The state Background Check Unit (BCU) is the government agency in charge of background checks for the state. They provide them to agencies associated with DHS and Oregon Health Authority (OHA) for employment, registration, licensing and certification. Only authorized agents can use their The Criminal Records Information Management System (CRIMS).
However, the Oregon Criminal Justice Information Services (CJIS) division offers public access to criminal history information. Any individual can use this process to get a copy of their own complete record by filling out a form, getting fingerprinted and paying the $33 fee. Records obtained on someone else will be limited. When requesting a record for another person, the requestor must have the person’s name, date of birth and last known address. This is a name-based search and only costs $10 per report.
When requesting a background check in Oregon on someone else, the report will show arrests and convictions less than one year old. The state lists each event with: the date of arrest, the offense for which arrest was made, the arresting agency, the court of origin, all dispositions, including sentence, imposed, date of parole if any and parole revocations if any.
If there is no record, the requestor will receive notice of that as well.
The most common purpose for an Oregon background check is employment. The state requires many types of businesses to use background checks to ensure the safety of children or adults in schools or care facilities. They are also used for adoption, foster care, international travel, insurance, licensing, registration, certification and security clearances.
Also available to the public are online background reports that aggregate information from many public and private sources to produce reports with information such as:
Marriages and Divorces
Auto, Vessel, Aircraft Ownership
Current and Past Addresses
Phone and Email Address
Relatives and Associates
Social Media Accounts and More
These informal reports are used for things like vetting a new roommate, business partner or potential mate. They can also be useful in looking up a property, assets, or finding contact information on someone. They can also be used to find out what information is out there on you.
The Oregon state police background check provide records to the general public and individuals who want their own records. The State Police handle criminal information through the Criminal Justice Information Services division. These records can be used by the individual to prove to a potential employer or licensing agency that their criminal history is clean.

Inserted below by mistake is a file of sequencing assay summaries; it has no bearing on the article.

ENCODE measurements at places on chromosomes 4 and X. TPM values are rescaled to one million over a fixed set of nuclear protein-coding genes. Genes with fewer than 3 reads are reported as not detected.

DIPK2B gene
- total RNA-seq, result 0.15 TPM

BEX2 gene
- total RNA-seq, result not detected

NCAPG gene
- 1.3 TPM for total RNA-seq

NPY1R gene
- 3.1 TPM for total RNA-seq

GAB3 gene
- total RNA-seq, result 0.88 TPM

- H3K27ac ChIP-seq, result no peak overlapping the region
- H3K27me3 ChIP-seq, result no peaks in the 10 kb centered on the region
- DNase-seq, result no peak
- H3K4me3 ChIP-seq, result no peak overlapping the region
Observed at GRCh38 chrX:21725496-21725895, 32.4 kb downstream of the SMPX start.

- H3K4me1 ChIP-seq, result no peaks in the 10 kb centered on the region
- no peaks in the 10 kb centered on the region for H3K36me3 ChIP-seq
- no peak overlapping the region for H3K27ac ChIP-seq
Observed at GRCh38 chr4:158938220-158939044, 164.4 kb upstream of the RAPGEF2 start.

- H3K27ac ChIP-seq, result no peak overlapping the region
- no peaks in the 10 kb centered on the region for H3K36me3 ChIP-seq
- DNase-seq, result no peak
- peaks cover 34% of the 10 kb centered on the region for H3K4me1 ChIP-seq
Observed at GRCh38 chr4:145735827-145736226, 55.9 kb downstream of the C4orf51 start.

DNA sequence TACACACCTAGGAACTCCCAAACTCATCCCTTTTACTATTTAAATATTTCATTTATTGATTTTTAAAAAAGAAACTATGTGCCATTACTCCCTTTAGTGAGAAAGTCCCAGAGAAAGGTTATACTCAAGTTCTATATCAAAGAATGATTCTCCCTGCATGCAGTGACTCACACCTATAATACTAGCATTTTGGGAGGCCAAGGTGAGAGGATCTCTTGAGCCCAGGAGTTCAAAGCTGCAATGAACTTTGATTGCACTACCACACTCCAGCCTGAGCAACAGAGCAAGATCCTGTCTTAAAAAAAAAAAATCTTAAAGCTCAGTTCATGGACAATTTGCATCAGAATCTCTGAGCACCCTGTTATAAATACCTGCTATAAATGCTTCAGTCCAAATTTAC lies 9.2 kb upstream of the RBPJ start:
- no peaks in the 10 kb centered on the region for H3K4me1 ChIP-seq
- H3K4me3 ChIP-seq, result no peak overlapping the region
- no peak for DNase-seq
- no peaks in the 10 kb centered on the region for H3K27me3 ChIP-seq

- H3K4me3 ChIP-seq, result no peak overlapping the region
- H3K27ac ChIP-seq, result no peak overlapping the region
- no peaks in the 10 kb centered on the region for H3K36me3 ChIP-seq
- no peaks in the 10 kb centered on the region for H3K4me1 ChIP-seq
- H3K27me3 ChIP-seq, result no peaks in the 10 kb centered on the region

OR is a point of contact in the state, and so gun dealers must call the Department of State Police (DSP) to request a background check before the sale of any firearms in the state. The background report will include mental health records as well. Usually, they only take about 30 minutes for a reply. Private sales also must undergo a full Oregon gun background check before the sale. The state has completed 323,466 background checks so far this year. Of those, 149,226 were for handguns, 114,350 were for long guns, and 57,125 were for permits.
On average 359,682 gun checks annually are being conducted through NICS in California.
Oregon background check laws are very stricy about hiring anyone with a criminal record to work with children, the elderly, disabled people or mentally ill adults. Per ORS 443.004, they require that background checks be performed before hiring anyone. They also govern how private (non-state) employers can use background and criminal information during the hiring process.
Oregon is a state that observes the ban-the-box law which prevents employers from asking about anyone’s criminal history before an interview. In cases where there is no interview, the question cannot be proposed until a conditional job offer is made. Additionally, the state does not allow employers to deny a job to someone with an expunged juvenile record; it is perceived as discrimination. Employers are also federally mandated to comply with both The Fair Credit Reporting Act (FCRA) and Title VII of the Civil Rights Act of 1964.
According to The Fair Credit Reporting Act, when using sites like InfoTracer to obtain a background report, the information cannot legally be used to determine credit, employment, tenant screening or any other eligibility requirements for business or professional use.
In 2017, there have been 204 victims of online romance scams in Oregon, resulting in $1.5 million adjusted losses associated with these complaints.
|Age Group||Count||Amount Loss|
|20 - 29||343||676,888|
|30 - 39||508||934,831|
|40 - 49||556||3,197,120|
|50 - 59||519||1,930,649|